Multitasking on a computer is something that we all do in this modern digital age. It is very possible to become distracted by all of the stimuli that comes from this multitasking. When your concentration is key to completing your work on the computer, you need to be able to turn off all of the background music that takes away from your full attention. Turning off background music on a Windows-based PC only requires a few simple steps.
Go into your computer's Control Panel. You can access this by clicking on the start icon at the bottom-left portion of your screen. You will then see an option for getting into your Control Panel.
Click on the Hardware and Sound tab to access the audio controls of your computer. This tab will give you the opportunity to customize settings within your computer's built-in audio card.
Click on the Sound tab. This will pull up the available audio resources for your computer's audio output. You will see one checked for enabling, and usually others that are lying dormant.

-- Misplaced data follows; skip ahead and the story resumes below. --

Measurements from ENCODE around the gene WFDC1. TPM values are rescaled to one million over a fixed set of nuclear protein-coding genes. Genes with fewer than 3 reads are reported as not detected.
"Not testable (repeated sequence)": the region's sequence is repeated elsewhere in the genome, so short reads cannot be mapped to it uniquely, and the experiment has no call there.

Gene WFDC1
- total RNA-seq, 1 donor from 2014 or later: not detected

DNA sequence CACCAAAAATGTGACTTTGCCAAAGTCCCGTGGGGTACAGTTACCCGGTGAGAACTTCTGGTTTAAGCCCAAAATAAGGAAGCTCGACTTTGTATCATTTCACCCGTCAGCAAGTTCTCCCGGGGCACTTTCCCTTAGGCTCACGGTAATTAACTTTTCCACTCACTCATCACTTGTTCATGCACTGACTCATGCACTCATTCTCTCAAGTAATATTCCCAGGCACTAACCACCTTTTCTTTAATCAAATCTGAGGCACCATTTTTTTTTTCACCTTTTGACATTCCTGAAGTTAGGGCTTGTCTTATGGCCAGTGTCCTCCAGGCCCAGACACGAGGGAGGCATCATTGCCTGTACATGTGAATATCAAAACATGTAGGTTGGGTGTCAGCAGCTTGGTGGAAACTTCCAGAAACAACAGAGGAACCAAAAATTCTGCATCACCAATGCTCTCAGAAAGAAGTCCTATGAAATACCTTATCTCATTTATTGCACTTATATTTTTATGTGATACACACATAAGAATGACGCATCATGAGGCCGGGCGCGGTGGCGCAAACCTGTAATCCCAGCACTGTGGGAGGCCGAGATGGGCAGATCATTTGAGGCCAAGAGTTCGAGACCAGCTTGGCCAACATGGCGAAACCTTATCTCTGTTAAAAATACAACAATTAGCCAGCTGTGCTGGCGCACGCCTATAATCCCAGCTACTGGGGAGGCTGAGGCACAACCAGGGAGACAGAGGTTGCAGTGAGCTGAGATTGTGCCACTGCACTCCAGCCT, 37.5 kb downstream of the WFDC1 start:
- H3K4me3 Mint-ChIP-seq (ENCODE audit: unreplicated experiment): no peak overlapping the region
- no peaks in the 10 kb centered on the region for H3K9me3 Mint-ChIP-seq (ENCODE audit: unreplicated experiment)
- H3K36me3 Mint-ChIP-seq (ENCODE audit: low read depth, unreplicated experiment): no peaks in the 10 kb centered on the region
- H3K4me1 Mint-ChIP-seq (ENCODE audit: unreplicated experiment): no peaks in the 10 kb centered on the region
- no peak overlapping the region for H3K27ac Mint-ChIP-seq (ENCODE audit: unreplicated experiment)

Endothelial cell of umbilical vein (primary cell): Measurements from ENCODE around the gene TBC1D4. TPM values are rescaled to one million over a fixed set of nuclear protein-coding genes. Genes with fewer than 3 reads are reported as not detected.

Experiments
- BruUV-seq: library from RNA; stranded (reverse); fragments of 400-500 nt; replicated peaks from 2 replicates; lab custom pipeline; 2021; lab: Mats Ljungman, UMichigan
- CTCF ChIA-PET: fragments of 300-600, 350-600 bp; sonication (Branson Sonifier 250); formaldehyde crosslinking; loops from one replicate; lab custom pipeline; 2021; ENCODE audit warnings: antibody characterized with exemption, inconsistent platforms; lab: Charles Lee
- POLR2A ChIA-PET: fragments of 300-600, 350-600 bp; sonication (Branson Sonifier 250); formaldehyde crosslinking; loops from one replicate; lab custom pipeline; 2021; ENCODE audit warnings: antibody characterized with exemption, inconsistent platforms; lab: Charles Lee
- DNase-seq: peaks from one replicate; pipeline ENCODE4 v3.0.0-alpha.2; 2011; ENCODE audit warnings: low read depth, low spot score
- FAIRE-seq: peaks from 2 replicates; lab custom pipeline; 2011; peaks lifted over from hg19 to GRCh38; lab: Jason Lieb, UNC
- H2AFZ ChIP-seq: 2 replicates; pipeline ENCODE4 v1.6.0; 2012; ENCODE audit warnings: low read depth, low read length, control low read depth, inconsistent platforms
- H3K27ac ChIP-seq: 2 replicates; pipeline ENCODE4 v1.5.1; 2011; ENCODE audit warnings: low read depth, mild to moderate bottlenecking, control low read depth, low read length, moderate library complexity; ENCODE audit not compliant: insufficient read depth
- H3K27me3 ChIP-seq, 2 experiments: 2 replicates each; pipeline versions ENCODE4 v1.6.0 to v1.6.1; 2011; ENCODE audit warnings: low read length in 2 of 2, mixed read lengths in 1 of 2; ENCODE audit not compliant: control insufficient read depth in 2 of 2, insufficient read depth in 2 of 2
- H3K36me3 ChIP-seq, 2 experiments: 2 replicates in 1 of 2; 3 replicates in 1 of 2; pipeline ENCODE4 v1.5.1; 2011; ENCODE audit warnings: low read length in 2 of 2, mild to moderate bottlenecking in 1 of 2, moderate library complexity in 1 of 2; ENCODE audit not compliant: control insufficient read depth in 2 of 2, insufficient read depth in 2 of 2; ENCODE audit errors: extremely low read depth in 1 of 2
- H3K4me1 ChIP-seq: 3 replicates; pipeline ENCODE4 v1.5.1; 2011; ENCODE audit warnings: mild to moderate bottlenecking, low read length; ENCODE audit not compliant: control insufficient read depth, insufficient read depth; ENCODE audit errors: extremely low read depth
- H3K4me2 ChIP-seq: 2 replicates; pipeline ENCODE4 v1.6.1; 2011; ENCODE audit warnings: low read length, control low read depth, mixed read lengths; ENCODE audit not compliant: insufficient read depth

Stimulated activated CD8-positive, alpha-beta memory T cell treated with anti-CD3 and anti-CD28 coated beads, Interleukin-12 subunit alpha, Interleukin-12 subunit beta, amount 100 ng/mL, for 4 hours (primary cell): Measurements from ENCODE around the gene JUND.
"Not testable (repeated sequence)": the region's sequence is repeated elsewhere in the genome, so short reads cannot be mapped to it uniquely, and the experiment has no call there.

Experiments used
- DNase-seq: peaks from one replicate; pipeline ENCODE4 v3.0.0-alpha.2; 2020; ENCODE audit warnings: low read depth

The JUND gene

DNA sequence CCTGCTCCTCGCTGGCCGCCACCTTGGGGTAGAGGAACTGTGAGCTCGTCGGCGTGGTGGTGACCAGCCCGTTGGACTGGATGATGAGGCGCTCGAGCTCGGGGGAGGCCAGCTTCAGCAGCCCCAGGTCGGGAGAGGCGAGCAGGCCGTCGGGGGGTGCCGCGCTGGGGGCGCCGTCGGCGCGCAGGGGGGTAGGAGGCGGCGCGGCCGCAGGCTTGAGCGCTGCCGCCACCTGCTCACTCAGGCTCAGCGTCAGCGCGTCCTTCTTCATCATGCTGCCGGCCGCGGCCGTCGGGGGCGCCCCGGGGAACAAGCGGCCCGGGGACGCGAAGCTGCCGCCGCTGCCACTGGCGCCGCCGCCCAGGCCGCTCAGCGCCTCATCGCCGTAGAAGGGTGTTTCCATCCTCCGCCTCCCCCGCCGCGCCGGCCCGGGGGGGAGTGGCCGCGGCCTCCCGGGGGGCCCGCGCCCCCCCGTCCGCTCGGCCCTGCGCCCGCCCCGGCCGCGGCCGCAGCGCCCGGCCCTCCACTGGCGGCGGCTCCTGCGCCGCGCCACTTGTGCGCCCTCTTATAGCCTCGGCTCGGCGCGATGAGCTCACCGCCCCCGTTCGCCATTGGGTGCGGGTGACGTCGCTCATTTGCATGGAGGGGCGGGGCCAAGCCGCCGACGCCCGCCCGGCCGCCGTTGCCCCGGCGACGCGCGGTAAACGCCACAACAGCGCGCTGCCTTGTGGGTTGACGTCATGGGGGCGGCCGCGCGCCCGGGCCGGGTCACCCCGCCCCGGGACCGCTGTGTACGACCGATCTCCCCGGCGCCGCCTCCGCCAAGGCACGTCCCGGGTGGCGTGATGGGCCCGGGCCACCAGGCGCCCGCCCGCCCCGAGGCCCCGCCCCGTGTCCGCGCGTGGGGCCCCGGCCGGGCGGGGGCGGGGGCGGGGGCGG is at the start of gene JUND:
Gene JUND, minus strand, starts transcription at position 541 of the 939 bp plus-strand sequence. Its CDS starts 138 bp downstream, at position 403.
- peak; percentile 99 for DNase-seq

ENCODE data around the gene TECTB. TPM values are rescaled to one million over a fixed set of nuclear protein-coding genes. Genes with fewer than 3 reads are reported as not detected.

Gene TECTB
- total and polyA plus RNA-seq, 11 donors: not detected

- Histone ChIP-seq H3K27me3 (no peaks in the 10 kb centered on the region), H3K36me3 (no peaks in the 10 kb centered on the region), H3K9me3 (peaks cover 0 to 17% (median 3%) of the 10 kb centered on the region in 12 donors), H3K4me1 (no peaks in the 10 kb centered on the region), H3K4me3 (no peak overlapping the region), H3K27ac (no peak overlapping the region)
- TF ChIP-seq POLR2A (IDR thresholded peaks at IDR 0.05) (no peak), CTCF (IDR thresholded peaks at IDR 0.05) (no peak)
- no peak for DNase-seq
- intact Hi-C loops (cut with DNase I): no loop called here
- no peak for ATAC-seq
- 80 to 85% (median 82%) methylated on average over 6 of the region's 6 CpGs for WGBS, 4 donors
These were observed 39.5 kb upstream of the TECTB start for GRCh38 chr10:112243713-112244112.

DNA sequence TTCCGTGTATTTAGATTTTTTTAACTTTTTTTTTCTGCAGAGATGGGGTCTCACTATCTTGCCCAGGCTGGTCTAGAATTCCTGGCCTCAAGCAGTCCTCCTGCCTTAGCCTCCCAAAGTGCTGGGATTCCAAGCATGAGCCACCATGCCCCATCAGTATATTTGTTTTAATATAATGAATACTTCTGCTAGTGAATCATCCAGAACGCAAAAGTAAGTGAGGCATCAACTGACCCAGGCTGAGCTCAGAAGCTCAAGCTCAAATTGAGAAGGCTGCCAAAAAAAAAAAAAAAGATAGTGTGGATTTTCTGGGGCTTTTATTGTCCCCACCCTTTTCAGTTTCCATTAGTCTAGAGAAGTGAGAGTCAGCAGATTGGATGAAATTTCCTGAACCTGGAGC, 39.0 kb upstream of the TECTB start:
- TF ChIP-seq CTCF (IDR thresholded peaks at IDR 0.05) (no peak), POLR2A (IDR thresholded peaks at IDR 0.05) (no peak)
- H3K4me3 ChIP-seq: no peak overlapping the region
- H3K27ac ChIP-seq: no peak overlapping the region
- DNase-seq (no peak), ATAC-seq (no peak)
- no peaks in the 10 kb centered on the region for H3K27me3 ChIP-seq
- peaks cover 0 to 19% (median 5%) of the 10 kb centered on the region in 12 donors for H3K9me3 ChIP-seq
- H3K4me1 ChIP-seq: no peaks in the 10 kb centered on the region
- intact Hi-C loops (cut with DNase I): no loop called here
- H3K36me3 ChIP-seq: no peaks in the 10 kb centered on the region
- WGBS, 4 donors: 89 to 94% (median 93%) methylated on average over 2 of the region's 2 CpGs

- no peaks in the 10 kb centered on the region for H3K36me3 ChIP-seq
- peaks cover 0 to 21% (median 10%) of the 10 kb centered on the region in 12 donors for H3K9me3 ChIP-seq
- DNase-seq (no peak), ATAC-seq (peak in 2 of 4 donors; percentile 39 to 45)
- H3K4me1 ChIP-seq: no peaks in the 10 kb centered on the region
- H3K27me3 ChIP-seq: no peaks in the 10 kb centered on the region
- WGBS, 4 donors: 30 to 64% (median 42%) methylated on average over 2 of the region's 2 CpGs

Disable the sound card by clicking "Disable" from the multiple choices on that screen. This will turn off any sound that is being sent to the speakers of your computer. The background music that once played while you browsed the Internet will now disappear, at least until you enable the computer's sound card once again.
A quicker solution for manually turning off your computer's background music is to simply click the "Audio" button from your computer's keyboard. This will not disable the flow of musical information that can sometimes affect your bandwidth, like disabling your sound card will do.
Remember to go back into your computer's Control Panel when you are ready to enable sound once again.
Based in Florida, Robert Ceville has been writing electronics-based articles since 2009. He has experience as a professional electronic instrument technician and writes primarily online, focusing on topics in electronics, sound design and herbal alternatives to modern medicine. He is pursuing an Associate of Science in information technology from Florida State College of Jacksonville.